It’s easy to forget about race gear being important when you’re driving in front of a screen, but with how rigs are made with absolute immersion and realism in mind, you’ll be amazed how much time you can gain by being properly outfitted.
So, what are the benefits of wearing sim racing boots? Sim racing boots are specifically made with a feature called Achilles flex openings in the heel areas of the footwear, to allow for full, unimpeded foot extension (even when wearing the full-boot style).
I’m sure that there are likely a lot of questions relating to the differences between sim racing boots and standard racing boots. The biggest difference is the lack of requirement for safety standards in sim racing boots because they won’t be inside of a real car’s cockpit. Read on for specifics!
The Benefits Of Wearing Sim Racing Boots
Let’s start with the nitty-gritty, shall we? Of course, there’s a lot of other stuff to think about when buying sim racing boots, but I’ll cover that after first looking at what you’ll get out of the experience.
- Less Fatigue: Purely and simply, the slightly stiffened material of sim racing boots will help keep your feet properly supported and therefore able to race for longer. Gone will be the days of foot cramps after only an hour or two of racing!
- Grip Central: Unlike racing boots, the soles on sim racing boots are not only thin (to feel full extension on pedals), but they’re made of a rubber compound that make them stick to surfaces better. Probably one of the biggest gripes I had while racing at my rig without boots was how my socks or slippers never gave me good coverage on the pedals. I was losing time at every turn because my feet were slipping off on every other lap!!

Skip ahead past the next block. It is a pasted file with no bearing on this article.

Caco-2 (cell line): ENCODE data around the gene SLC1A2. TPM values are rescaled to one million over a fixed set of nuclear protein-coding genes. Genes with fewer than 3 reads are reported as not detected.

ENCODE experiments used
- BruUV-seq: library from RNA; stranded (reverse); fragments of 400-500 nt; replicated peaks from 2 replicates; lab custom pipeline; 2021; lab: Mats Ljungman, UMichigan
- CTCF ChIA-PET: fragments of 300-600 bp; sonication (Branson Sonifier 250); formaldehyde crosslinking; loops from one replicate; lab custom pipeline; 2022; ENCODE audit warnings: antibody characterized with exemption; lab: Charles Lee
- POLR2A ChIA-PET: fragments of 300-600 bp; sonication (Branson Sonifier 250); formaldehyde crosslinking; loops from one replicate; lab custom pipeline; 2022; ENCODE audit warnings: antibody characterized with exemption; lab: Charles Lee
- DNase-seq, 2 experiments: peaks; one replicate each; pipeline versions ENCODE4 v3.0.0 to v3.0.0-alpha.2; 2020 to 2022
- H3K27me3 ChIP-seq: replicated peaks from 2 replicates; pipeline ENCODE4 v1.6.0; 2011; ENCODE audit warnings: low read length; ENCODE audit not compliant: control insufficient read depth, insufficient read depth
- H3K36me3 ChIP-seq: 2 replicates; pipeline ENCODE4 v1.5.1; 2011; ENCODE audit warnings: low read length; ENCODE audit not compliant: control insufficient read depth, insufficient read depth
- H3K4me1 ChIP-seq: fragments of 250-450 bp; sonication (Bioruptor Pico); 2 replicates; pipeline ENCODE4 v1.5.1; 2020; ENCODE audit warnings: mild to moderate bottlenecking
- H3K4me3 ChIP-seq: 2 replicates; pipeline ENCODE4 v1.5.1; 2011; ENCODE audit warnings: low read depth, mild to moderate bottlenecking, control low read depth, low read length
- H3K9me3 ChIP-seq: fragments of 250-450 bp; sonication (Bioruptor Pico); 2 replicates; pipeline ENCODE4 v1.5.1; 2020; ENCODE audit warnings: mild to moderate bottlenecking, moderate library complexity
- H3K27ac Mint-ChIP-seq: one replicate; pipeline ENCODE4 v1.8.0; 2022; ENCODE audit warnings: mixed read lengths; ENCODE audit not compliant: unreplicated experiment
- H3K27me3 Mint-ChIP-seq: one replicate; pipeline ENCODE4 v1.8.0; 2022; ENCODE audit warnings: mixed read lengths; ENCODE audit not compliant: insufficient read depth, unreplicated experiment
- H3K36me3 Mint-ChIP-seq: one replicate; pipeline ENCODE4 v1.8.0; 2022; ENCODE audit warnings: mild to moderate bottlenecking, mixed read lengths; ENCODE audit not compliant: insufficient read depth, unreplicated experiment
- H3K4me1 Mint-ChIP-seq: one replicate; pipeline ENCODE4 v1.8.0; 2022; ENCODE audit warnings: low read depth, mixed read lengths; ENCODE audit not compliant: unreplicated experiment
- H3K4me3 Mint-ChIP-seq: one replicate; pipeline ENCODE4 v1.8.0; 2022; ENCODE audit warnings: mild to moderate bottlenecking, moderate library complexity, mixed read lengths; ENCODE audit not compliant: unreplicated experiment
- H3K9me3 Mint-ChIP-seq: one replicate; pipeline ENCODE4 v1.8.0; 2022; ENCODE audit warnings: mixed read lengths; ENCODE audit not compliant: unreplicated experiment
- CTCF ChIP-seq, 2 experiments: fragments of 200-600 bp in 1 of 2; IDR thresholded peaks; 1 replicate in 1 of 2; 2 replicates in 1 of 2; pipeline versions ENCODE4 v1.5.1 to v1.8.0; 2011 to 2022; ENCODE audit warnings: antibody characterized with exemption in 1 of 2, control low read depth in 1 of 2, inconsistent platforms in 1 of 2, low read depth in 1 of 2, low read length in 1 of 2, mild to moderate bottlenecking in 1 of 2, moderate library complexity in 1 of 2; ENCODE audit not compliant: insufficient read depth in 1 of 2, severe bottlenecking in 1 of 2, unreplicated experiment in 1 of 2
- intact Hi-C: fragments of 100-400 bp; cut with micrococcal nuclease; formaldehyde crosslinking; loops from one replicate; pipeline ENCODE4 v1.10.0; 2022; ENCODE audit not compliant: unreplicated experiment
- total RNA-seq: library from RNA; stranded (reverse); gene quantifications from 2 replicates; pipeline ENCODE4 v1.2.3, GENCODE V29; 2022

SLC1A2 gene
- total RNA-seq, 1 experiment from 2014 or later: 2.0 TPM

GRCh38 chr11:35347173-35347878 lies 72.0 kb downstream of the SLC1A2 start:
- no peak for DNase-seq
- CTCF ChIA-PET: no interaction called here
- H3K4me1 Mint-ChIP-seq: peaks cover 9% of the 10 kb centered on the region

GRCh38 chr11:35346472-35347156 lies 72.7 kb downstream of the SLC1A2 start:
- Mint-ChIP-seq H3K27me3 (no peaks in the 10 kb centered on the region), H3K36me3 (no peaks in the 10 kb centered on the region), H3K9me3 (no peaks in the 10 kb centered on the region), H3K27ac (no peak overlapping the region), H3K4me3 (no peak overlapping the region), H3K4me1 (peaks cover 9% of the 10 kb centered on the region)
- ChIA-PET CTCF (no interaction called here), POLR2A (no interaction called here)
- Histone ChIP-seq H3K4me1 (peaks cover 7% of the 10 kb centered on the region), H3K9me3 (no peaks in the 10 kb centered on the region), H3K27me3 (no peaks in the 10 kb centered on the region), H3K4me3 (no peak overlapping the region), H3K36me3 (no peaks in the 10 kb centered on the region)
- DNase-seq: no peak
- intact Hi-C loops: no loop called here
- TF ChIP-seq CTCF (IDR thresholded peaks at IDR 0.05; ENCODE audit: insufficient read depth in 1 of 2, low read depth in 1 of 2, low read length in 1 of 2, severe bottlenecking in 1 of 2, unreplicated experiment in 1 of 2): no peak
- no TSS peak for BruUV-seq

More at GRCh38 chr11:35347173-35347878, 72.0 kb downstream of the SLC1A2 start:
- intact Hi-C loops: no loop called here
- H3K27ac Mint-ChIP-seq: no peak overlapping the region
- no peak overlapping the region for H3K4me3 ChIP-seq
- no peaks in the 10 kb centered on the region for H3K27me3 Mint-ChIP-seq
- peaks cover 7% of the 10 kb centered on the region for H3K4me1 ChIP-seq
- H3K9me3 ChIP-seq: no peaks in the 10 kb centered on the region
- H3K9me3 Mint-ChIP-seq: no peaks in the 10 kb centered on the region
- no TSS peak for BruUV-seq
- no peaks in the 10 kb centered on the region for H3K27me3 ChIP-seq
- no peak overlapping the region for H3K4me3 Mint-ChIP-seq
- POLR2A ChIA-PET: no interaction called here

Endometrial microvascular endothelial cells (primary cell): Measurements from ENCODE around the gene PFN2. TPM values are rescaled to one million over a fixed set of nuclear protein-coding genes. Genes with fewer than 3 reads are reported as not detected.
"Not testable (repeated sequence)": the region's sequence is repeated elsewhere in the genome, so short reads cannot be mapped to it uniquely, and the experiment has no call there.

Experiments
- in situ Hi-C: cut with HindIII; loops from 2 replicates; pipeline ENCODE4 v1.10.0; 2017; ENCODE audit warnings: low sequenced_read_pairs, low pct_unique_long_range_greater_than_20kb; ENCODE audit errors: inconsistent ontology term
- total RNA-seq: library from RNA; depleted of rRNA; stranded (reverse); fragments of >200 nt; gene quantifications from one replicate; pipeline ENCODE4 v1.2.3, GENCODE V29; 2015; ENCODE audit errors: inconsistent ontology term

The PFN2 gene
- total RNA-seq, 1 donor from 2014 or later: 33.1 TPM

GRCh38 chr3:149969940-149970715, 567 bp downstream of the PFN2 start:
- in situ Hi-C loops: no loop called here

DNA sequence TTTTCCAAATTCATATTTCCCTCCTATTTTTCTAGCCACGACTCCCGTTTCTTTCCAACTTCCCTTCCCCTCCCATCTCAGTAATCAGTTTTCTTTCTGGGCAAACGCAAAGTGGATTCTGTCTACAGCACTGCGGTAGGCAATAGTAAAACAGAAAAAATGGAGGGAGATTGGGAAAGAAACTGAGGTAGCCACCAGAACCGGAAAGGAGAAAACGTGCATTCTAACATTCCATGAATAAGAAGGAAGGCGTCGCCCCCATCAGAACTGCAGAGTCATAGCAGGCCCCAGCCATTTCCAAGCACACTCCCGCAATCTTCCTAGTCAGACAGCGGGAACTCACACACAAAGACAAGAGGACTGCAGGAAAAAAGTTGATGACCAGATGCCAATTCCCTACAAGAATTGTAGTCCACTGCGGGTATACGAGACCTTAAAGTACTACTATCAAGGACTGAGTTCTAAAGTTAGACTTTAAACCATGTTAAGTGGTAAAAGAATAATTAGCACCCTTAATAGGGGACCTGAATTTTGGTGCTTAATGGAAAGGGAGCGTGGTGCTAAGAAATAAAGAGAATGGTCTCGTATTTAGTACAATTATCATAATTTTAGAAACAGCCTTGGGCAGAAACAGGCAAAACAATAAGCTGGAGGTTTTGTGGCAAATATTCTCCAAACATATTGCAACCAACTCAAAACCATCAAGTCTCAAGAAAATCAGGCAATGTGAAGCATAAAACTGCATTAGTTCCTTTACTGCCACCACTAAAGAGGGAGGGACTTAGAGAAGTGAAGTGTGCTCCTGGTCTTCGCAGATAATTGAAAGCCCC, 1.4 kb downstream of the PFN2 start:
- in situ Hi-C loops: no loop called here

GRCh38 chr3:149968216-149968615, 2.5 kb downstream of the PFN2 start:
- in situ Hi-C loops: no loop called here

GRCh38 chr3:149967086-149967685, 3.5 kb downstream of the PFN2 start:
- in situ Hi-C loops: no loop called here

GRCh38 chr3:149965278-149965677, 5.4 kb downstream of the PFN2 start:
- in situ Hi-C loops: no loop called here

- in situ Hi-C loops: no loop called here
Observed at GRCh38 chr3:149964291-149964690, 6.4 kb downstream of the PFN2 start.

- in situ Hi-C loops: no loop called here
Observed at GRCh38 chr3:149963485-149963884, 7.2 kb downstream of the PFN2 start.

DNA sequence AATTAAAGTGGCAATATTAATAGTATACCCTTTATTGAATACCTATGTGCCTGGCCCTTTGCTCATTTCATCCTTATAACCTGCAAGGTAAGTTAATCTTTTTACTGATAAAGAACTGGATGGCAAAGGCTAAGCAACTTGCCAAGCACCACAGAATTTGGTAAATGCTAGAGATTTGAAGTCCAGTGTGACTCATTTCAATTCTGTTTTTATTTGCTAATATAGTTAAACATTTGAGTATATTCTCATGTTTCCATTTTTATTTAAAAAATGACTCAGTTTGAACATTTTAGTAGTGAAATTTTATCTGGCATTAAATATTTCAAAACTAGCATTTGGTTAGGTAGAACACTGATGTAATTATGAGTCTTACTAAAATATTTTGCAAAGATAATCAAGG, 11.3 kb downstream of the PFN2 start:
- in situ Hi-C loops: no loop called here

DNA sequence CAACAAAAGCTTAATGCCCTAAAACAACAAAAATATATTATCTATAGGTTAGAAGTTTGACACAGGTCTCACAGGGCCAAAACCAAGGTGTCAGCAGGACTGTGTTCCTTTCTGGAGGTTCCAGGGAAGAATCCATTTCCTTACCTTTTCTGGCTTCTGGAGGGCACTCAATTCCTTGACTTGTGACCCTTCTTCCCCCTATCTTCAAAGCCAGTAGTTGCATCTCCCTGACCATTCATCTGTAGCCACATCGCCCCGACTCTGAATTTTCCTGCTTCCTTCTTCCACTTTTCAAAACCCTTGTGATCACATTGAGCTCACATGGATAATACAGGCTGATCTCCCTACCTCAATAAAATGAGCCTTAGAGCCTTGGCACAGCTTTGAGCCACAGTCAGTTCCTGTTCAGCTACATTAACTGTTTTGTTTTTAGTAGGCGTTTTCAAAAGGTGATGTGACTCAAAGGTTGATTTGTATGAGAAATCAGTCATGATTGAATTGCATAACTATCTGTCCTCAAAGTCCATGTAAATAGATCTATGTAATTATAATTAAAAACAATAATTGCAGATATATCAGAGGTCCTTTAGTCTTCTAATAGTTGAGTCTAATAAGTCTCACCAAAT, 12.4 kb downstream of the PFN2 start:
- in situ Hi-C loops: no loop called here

- Heel Guards: Like I mentioned previously, every pair of sim racing boots you can find on the market will come equipped with special heel inserts that will protect you from blisters. No discomfort = more time spent improving your lap times!
- Breathable: Unlike racing shoes for cars or go-karting, sim racing boots are designed with a breathable material to keep maximum comfort for you even after multiple hours spent racing. Your house isn’t going to be freezing cold, or have whipping winds making your feet get cold, which is what racing/karting boots are designed to combat.
- Designed for Excellence: When you start getting to the level where you’re searching for every possible gain in your lap times and racing skill, this is when sim racing boots come into their own. They have a special rubber section on the outside of the right foot; perfect for absolute comfort and smoothness when performing the heel-toe technique on your pedal set. It’s indisputable that heel-toe is the best way to save time and stay up there with the serious sim racers!
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These are the main ways in which I felt my driving skill improve while wearing sim racing boots, and there are bound to be others that you might not notice right away.
For example, sim racing boots actually have special molded insoles designed as an added way to keep good support of your feet, but you won’t really pay too much attention to that until you’ve had a few races in the boots.
Simply put, a lot of rigs when you pass the mid-level of build quality and overall competitiveness will come equipped with heavy pedal sets that need extra pressure that bare feet just won’t cover.